It’s one the most potent symbols of the 20th century – but more than 27 years have passed since the Berlin Wall ceased to exist.
Each anniversary, television shows those unforgettable images from Berlin in 1989; thousands swarming over the wall; massive traffic jams as blocked roads were re-opened; and the bewildered look of the East German guards.
However, the reality is that, on the ground in the German capital, little remains of the Wall that was, for 40 years, the world’s most prominent symbol of division between capitalism and communism.
We’ve walked the streets of Berlin’s east; stayed at the notorious Checkpoint Charlie district; and spent time listening to the stories of the Wall and life in its shadow.
Some chunks of remaining concrete Wall are obvious, not the least because of the still colourful graffiti and murals painted on the western side.
There is also a specialist Wall museum – and replica guard huts at Checkpoint Charlie.
But, at the same time, much of the wall’s path has now been incorporated into more recent architecture – and you need to look for lines of bricks across roadways and footpaths to get an idea where other parts of the barrier once stood.
This is understandable, as life in a huge modern city like Berlin moves ever onward.
But the enormous significance of the Wall and the events that surrounded it should be adequately marked, if only as a lesson of history.
Imagine, if you can, the feelings of people on both sides of Berlin when they awoke on August 13, 1961 to see a structure effectively dividing the city in half, with work to erect a more permanent division in full. In some cases, families were separated by the barrier – and resorted to shouting messages through barbed wire.
We were told that, by 1989, the Wall ran for 155 kilometres, contained 302 observation towers, 259 dog runs and 20 bunkers – all guarded by more than 11,000 soldiers.
The so-called ‘Death Strip’ varied from 30 to 150 metres; was floodlit; and contained lines of signal wire, barbed wire, a bed of nails and raked sand bunkers.
About 5,000 people are thought to have escaped through the Berlin Wall during its existence, out of an estimated 10,000 who tried.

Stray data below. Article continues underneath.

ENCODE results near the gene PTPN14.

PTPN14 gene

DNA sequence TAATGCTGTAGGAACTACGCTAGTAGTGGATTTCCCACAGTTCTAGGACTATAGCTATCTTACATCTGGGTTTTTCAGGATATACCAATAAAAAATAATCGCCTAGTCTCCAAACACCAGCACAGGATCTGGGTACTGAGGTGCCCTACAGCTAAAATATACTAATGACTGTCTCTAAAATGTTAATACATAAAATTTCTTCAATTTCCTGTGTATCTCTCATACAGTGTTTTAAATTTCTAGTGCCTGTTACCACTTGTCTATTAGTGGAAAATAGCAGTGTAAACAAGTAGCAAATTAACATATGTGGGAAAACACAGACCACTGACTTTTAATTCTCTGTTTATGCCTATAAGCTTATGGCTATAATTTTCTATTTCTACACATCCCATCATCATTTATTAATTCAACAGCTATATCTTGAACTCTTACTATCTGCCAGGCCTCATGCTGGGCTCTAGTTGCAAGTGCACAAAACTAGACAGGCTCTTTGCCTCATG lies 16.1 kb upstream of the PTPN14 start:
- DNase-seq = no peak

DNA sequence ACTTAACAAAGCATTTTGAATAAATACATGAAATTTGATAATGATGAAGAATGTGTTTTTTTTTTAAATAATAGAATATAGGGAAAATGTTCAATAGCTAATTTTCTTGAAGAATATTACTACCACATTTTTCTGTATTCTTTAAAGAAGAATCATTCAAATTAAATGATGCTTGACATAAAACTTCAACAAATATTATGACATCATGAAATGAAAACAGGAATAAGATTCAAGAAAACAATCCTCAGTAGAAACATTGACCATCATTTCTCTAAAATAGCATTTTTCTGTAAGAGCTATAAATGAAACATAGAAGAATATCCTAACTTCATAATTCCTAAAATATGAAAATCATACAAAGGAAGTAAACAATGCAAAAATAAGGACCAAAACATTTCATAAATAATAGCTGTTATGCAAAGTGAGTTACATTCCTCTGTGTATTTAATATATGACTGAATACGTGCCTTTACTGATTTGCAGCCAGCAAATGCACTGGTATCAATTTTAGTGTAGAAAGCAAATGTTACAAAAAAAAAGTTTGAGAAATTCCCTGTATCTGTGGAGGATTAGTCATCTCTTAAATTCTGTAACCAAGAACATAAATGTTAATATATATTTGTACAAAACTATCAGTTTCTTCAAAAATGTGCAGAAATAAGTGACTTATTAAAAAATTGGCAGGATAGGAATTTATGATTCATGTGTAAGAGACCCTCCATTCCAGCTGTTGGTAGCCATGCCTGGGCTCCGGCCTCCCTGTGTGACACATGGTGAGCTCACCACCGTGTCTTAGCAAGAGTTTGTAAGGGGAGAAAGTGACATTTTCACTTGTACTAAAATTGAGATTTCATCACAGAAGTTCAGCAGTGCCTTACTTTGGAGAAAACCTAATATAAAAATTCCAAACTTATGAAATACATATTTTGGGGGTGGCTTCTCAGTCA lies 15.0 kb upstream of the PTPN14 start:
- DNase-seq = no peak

In Berlin, they tell some wonderful escape stories – and some that certainly didn’t have a happy ending.
Our favourite, however, was the tale of Austrian lathe operator, Heinz Meixner, who must have cut a strange sight when he pulled into Checkpoint Charlie in his red Austin Healey Sprite convertible sports car, on May 5, 1963.
The car’s windscreen was missing and its tyres were half-flat.
Heinz knew that the barrier at the checkpoint was three-foot high – and, without a windscreen, his car was a few inches lowe than that. So, when an East German guard directed Meixner to pull over to a customs shed, Heinz instead floored the accelerator and ducked.
The convertible slipped under the barrier and sped into the capitalist West, complete with the driver’s girl friend lying between the seats and mother in the boot.
As the physical scars of the Wall and its 40 year stand-off fade amid passing generations, these type of stories are part of a priceless social history that we should never allow to be lost.
The Berlin Wall largely became ineffective early in 1989, when Hungary opened its borders with Austria amid the collapse of the communist Iron Curtain.
Astonishingly, the days of the Wall were numbered. And the rest, as they say ……….
The German capital is truly a remarkable city that played a huge role in the tumultuous 20th Century.
We recommend spending time in the eastern suburbs and searching out the relics of the Wall. It is as rewarding as visiting the many structures that mark the city’s earlier history of Nazism and two world wars.